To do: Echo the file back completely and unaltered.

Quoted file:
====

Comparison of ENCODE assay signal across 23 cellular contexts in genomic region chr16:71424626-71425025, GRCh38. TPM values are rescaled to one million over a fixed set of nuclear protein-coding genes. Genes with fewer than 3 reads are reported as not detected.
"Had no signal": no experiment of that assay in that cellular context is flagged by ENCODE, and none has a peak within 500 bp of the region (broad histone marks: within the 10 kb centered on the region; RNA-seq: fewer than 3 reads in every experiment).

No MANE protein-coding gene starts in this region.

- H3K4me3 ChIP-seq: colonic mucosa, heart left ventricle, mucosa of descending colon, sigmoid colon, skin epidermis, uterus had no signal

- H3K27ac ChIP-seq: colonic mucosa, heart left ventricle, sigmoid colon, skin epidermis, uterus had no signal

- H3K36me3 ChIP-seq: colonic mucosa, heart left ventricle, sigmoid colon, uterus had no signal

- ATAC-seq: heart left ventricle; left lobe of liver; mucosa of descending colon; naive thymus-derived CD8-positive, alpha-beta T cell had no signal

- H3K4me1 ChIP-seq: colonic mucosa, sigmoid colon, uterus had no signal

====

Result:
Comparison of ENCODE assay signal across 23 cellular contexts in genomic region chr16:71424626-71425025, GRCh38. TPM values are rescaled to one million over a fixed set of nuclear protein-coding genes. Genes with fewer than 3 reads are reported as not detected.
"Had no signal": no experiment of that assay in that cellular context is flagged by ENCODE, and none has a peak within 500 bp of the region (broad histone marks: within the 10 kb centered on the region; RNA-seq: fewer than 3 reads in every experiment).

No MANE protein-coding gene starts in this region.

- H3K4me3 ChIP-seq: colonic mucosa, heart left ventricle, mucosa of descending colon, sigmoid colon, skin epidermis, uterus had no signal

- H3K27ac ChIP-seq: colonic mucosa, heart left ventricle, sigmoid colon, skin epidermis, uterus had no signal

- H3K36me3 ChIP-seq: colonic mucosa, heart left ventricle, sigmoid colon, uterus had no signal

- ATAC-seq: heart left ventricle; left lobe of liver; mucosa of descending colon; naive thymus-derived CD8-positive, alpha-beta T cell had no signal

- H3K4me1 ChIP-seq: colonic mucosa, sigmoid colon, uterus had no signal